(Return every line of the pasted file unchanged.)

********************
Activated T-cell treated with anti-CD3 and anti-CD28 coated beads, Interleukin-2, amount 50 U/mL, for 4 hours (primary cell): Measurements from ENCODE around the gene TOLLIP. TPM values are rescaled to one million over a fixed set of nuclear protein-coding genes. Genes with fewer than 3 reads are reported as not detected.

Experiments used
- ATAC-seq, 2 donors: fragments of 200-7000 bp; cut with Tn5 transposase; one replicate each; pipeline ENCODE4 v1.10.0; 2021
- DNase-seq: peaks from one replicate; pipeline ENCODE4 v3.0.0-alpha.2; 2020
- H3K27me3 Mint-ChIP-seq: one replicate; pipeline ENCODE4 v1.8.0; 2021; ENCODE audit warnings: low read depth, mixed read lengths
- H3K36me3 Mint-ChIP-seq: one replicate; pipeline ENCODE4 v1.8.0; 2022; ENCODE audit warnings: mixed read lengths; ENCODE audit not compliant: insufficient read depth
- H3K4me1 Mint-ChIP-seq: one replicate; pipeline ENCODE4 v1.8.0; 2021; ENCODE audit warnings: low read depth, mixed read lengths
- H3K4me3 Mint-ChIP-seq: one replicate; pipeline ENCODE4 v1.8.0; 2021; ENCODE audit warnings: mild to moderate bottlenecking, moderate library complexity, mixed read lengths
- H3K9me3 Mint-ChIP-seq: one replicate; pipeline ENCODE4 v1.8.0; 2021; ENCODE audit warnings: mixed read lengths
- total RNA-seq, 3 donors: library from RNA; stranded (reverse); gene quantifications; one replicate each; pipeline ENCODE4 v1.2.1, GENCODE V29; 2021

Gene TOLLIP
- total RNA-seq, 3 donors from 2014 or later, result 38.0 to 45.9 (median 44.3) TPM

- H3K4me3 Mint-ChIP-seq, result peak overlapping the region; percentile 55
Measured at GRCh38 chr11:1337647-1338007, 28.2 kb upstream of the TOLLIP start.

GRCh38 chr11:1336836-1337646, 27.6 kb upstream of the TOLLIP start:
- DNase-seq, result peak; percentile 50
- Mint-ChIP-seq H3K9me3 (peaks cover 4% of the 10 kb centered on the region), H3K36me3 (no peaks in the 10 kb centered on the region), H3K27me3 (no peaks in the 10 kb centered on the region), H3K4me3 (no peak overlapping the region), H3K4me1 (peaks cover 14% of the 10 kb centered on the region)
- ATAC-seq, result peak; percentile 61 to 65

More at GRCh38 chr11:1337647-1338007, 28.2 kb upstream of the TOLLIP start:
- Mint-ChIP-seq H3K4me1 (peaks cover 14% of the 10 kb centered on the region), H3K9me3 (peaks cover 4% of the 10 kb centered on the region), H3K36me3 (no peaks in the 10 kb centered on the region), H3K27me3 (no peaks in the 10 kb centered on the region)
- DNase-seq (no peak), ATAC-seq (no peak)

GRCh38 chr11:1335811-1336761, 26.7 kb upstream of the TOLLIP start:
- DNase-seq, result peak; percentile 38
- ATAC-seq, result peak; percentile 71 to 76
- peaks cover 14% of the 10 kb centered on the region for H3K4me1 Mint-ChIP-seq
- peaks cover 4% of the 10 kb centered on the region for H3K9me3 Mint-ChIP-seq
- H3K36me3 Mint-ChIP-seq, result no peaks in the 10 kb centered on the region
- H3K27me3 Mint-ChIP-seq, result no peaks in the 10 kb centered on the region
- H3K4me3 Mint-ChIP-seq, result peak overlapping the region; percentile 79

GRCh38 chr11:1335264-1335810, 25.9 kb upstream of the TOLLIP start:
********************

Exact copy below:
Activated T-cell treated with anti-CD3 and anti-CD28 coated beads, Interleukin-2, amount 50 U/mL, for 4 hours (primary cell): Measurements from ENCODE around the gene TOLLIP. TPM values are rescaled to one million over a fixed set of nuclear protein-coding genes. Genes with fewer than 3 reads are reported as not detected.

Experiments used
- ATAC-seq, 2 donors: fragments of 200-7000 bp; cut with Tn5 transposase; one replicate each; pipeline ENCODE4 v1.10.0; 2021
- DNase-seq: peaks from one replicate; pipeline ENCODE4 v3.0.0-alpha.2; 2020
- H3K27me3 Mint-ChIP-seq: one replicate; pipeline ENCODE4 v1.8.0; 2021; ENCODE audit warnings: low read depth, mixed read lengths
- H3K36me3 Mint-ChIP-seq: one replicate; pipeline ENCODE4 v1.8.0; 2022; ENCODE audit warnings: mixed read lengths; ENCODE audit not compliant: insufficient read depth
- H3K4me1 Mint-ChIP-seq: one replicate; pipeline ENCODE4 v1.8.0; 2021; ENCODE audit warnings: low read depth, mixed read lengths
- H3K4me3 Mint-ChIP-seq: one replicate; pipeline ENCODE4 v1.8.0; 2021; ENCODE audit warnings: mild to moderate bottlenecking, moderate library complexity, mixed read lengths
- H3K9me3 Mint-ChIP-seq: one replicate; pipeline ENCODE4 v1.8.0; 2021; ENCODE audit warnings: mixed read lengths
- total RNA-seq, 3 donors: library from RNA; stranded (reverse); gene quantifications; one replicate each; pipeline ENCODE4 v1.2.1, GENCODE V29; 2021

Gene TOLLIP
- total RNA-seq, 3 donors from 2014 or later, result 38.0 to 45.9 (median 44.3) TPM

- H3K4me3 Mint-ChIP-seq, result peak overlapping the region; percentile 55
Measured at GRCh38 chr11:1337647-1338007, 28.2 kb upstream of the TOLLIP start.

GRCh38 chr11:1336836-1337646, 27.6 kb upstream of the TOLLIP start:
- DNase-seq, result peak; percentile 50
- Mint-ChIP-seq H3K9me3 (peaks cover 4% of the 10 kb centered on the region), H3K36me3 (no peaks in the 10 kb centered on the region), H3K27me3 (no peaks in the 10 kb centered on the region), H3K4me3 (no peak overlapping the region), H3K4me1 (peaks cover 14% of the 10 kb centered on the region)
- ATAC-seq, result peak; percentile 61 to 65

More at GRCh38 chr11:1337647-1338007, 28.2 kb upstream of the TOLLIP start:
- Mint-ChIP-seq H3K4me1 (peaks cover 14% of the 10 kb centered on the region), H3K9me3 (peaks cover 4% of the 10 kb centered on the region), H3K36me3 (no peaks in the 10 kb centered on the region), H3K27me3 (no peaks in the 10 kb centered on the region)
- DNase-seq (no peak), ATAC-seq (no peak)

GRCh38 chr11:1335811-1336761, 26.7 kb upstream of the TOLLIP start:
- DNase-seq, result peak; percentile 38
- ATAC-seq, result peak; percentile 71 to 76
- peaks cover 14% of the 10 kb centered on the region for H3K4me1 Mint-ChIP-seq
- peaks cover 4% of the 10 kb centered on the region for H3K9me3 Mint-ChIP-seq
- H3K36me3 Mint-ChIP-seq, result no peaks in the 10 kb centered on the region
- H3K27me3 Mint-ChIP-seq, result no peaks in the 10 kb centered on the region
- H3K4me3 Mint-ChIP-seq, result peak overlapping the region; percentile 79

GRCh38 chr11:1335264-1335810, 25.9 kb upstream of the TOLLIP start: